The reconcilable ones are those who have been forced into terrorism by terrorist groups or are fighting for money. The core elements have to be de-radicalized by making them sit with the clerics who can teach them real Islam.
Bad and good are used by states which slot them for their own purpose. For instance, in South and North Waziristan – Taliban in the South is being fought while those in the North were not. There is no good or bad Taliban as there is no good terrorist. We make a mistake when some choose one terrorist for use against another and name them good and bad. We have to seriously address the fact that some countries use terrorism as a tool against one another. We have to find the right definition of a terrorist or a terrorist group. I don't think we have agreed on the definition that is why some call some terrorists freedom fighters. This has to be addressed at the at the core level.
Q: What can India and Afghanistan do together in 2017 to combat terrorism?
A: We both have seen the use of terrorism as a state policy by others. Emerging linkages between terrorist groups is worrisome for Afghanistan and should be for India too. The year 2017 should be a year of being proactive and not reactive when it comes to effort and engagement to stop the use and spread of terrorism. India and Afghanistan want to know which country is a genuine partner in the fight against terrorism. But the same time we have to be vigilant not to allow the repetition of war and conflict. We must not allow actors in the region to outsource their conflicts to terrorists just to compete or fight the other or to facilitate what we might call Cold War II.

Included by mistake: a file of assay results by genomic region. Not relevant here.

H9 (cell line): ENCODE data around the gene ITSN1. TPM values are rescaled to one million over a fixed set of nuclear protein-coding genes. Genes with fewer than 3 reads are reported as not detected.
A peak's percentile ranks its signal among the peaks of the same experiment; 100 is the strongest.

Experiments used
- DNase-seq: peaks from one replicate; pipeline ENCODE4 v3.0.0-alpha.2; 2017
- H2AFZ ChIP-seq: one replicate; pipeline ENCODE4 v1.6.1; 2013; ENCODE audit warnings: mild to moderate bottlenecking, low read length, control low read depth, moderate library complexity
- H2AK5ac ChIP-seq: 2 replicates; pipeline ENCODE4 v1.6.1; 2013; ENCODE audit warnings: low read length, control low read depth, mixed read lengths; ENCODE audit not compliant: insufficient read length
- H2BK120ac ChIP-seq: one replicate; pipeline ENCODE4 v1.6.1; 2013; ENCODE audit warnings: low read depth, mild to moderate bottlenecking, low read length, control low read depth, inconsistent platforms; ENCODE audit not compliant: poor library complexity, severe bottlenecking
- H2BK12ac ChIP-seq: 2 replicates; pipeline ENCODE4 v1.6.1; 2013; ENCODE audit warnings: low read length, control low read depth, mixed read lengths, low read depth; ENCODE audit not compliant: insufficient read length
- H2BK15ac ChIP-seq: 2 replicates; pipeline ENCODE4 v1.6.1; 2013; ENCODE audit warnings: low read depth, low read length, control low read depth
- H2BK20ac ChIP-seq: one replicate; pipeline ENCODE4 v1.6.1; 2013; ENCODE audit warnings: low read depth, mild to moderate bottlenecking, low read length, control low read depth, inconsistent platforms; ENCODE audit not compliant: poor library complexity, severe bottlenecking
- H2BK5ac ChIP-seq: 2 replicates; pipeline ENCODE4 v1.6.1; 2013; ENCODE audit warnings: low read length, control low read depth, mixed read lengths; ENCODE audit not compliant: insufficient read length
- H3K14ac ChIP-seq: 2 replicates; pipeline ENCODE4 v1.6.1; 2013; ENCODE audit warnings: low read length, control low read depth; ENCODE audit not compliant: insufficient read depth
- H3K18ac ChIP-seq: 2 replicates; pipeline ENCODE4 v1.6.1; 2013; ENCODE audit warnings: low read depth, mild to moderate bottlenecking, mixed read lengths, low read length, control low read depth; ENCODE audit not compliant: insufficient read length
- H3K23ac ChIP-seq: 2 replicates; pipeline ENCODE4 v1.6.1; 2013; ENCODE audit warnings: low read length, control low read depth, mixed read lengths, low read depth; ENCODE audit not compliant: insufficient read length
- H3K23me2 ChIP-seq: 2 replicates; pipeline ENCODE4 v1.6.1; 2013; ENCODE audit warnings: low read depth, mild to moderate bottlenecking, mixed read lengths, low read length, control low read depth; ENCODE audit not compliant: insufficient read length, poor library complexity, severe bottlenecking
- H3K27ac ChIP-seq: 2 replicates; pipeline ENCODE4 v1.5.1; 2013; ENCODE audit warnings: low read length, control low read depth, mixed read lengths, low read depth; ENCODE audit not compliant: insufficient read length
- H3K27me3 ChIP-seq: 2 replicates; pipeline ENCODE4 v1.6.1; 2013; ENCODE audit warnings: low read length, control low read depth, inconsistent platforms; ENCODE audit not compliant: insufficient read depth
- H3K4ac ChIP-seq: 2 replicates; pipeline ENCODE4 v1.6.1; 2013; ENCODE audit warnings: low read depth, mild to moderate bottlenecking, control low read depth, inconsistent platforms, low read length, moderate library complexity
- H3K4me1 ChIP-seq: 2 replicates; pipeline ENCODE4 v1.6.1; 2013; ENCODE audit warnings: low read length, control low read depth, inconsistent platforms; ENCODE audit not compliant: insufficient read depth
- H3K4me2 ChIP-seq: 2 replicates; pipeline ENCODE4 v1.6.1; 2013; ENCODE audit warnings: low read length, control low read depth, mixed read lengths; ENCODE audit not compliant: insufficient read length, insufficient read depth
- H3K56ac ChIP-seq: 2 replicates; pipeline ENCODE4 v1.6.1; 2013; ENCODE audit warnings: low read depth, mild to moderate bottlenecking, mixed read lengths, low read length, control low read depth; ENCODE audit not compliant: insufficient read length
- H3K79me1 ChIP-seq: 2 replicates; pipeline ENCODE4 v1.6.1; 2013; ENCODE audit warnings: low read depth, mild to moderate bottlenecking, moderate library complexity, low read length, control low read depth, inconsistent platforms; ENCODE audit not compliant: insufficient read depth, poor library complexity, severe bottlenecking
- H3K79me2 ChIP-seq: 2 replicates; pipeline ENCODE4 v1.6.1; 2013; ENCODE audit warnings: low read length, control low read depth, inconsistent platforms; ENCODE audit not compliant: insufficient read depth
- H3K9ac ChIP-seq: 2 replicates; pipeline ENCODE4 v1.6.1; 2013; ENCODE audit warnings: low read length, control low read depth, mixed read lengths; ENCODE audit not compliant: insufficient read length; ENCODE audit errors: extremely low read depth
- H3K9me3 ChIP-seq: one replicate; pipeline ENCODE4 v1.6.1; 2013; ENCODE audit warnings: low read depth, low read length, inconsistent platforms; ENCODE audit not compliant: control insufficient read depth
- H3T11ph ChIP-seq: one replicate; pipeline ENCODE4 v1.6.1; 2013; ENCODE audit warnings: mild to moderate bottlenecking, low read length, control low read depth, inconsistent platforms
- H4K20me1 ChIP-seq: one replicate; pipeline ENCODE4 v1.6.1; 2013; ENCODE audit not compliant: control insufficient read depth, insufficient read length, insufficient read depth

Q: How do you see the bilateral relationship reaching a higher level in 2017?
A: India has been very supportive and very generous in its assistance in various fields of reconstruction of Afghanistan. We now want expansion of assistance on the basis of our changing priorities. We have requested the Indian government for military equipments. In 2017 we should create a Regional consensus on terrorism, economic initiatives and connectivity. 2017 should see the implementation of strategic, economic and political initiatives of 2016 like the Chabahar Port and the Turkmenistan-Afghanistan-Pakistan-India gas pipeline project. I hope there will be an early agreement on the air corridor between India and Afghanistan and rail networks. The people of Afghanistan have great affection for India. In a poll 64% Afghans named India as their most favorite country.
Q: How do you see the relationship between US and Afghanistan under President Donald Trump?
A: We hope that the new U.S. administration under Trump will review the situation critically and work with Afghanistan and others in the Region and adopt an approach that will have the support of everyone towards a common goal.
Q: What about India do you like most?
A: Its democracy.